HOME |  CULT MOVIES | COMPETITIONS | ADVERTISE |  CONTACT US |  ABOUT US
 
 
Newest Reviews
Mountain Men, The
Epic
Best Before Death
John Wick Chapter 3: Parabellum
Isabelle
Non-Stop New York
Once Upon a Time in Deadwood
Oblomov
Alita: Battle Angel
We the Animals
Ibiza Undead
Wings of Eagles, The
Beats
Body Parts
Shock of the Future, The
Friday
High Life
High Noon
Comes a Horseman
Scandal in Paris, A
Greta
Fight, The
Pink Jungle, The
Skiptrace
Double Date
Mind of Mr. Soames, The
Long Shot
Sherlock Holmes
Amazing Grace
Monitors, The
Memory: The Origins of Alien
Mesa of Lost Women
Banana Splits Movie, The
In Fabric
Sisters Brothers, The
Aniara
Flamingo Kid, The
Queen, The
Avengers: Endgame
Vanishing Act
   
 
Newest Articles
Stallone's 80s Action Alpha and Omega: Nighthawks and Lock Up
Python Prehistory: At Last the 1948 Show and Do Not Adjust Your Set on DVD
You Could Grow to Love This Place: Local Hero on Blu-ray
Anglo-American: Joseph Losey Blu-ray Double Bill - The Criminal and The Go-Between
Marvel's Least Loved and Most Loved: Fantastic 4 vs Avengers: Endgame
Battle of the Skeksis: The Dark Crystal Now and Then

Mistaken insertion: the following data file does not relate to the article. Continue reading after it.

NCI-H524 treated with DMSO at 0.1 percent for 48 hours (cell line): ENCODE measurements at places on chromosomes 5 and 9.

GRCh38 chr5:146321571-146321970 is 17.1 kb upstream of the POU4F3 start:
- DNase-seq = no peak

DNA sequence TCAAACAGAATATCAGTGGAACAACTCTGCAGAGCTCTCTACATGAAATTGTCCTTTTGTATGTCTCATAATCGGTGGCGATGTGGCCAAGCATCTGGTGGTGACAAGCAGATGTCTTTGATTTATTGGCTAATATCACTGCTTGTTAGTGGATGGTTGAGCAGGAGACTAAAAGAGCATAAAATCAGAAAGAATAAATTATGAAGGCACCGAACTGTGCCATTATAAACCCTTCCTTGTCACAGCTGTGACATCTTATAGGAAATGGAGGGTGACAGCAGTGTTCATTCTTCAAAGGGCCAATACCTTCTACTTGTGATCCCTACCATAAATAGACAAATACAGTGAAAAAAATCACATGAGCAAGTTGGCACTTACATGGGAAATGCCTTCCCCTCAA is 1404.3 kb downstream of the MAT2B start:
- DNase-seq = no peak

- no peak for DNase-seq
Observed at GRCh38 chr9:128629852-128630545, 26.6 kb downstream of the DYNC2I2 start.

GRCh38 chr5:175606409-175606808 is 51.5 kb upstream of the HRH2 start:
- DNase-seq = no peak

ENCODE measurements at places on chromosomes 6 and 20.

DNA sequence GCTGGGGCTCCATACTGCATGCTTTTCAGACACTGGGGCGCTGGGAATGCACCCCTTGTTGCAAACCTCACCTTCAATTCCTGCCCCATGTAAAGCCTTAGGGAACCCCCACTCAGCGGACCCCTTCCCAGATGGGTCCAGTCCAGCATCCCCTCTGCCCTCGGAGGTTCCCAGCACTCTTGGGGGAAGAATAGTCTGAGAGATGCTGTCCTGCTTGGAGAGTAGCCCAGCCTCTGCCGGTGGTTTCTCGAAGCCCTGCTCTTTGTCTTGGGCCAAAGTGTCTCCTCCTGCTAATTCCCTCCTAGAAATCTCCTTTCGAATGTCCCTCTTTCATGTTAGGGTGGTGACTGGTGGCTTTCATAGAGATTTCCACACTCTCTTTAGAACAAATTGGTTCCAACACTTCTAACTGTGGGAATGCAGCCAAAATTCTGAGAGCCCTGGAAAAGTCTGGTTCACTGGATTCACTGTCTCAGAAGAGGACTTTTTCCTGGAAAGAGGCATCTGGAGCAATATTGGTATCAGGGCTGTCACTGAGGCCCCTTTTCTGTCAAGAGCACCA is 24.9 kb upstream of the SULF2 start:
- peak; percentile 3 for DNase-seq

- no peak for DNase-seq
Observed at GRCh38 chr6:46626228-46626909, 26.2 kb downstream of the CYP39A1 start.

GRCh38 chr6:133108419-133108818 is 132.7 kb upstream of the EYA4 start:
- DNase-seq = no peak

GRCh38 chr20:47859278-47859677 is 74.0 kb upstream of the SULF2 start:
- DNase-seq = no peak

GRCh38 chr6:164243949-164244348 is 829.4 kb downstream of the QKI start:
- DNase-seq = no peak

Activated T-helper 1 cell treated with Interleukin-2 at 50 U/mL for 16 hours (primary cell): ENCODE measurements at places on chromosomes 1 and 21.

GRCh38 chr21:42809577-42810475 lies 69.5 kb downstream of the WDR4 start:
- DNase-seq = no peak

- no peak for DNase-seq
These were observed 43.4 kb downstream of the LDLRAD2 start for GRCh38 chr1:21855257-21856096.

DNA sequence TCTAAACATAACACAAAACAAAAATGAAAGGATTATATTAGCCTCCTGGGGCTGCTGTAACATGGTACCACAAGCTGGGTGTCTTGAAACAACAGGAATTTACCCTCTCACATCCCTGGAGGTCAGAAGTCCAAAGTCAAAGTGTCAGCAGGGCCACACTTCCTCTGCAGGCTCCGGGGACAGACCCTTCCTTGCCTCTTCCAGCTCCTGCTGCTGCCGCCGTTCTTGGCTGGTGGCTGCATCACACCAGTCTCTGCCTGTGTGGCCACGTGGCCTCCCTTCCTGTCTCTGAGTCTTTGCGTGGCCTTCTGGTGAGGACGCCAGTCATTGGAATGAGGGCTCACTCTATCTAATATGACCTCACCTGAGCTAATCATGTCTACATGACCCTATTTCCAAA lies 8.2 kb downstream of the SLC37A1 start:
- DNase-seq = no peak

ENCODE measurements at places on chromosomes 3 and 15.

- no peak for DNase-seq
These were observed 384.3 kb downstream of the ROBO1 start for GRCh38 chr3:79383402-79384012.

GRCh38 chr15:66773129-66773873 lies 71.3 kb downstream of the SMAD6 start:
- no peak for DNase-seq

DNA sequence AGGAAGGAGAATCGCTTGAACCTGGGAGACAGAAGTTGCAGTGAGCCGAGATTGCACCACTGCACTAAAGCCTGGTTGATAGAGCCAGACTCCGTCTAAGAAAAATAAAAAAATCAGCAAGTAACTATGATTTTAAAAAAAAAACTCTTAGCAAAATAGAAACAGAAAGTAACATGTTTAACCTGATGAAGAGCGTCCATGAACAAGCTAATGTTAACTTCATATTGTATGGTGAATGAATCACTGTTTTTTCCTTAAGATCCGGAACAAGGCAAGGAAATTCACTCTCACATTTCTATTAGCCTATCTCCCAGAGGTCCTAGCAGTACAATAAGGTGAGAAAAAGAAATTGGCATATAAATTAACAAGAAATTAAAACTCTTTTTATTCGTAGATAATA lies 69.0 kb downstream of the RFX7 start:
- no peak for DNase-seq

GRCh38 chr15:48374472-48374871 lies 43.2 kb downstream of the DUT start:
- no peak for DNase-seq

American Madness: Sam Fuller's Shock Corridor and The Naked Kiss on Blu-ray
Flight of the Navigator and the 80s Futurekids
Trains and Training: The British Transport Films Collection Volume 13 on DVD
Holiday from Hell: In Bruges on Blu-ray
The Comedy Stylings of Kurt Russell: Used Cars and Captain Ron
Robot Rocked: The Avengers Cybernauts Trilogy on Blu-ray
Hammer's Bloodthirsty Bad Girls 1970: Lust for a Vampire and Countess Dracula
Hammer to Fall: Kiss Me Deadly on Blu-ray
Home of the Grave: The House That Dripped Blood and Asylum on Blu-ray
   
 
  True Believer See You In CourtBuy this film here.
Year: 1989
Director: Joseph Ruben
Stars: James Woods, Robert Downey Jr, Margaret Colin, Yuji Okumoto, Kurtwood Smith, Tom Bower, Miguel Fernandez, Charles Hallahan, Sully Diaz, Misan Kim, John Snyder, Luis Guzmán, Graham Beckel, Tony Haney, Joel Polis, Kurt Fuller, Woody Harrelson
Genre: Drama, Thriller
Rating:  6 (from 1 vote)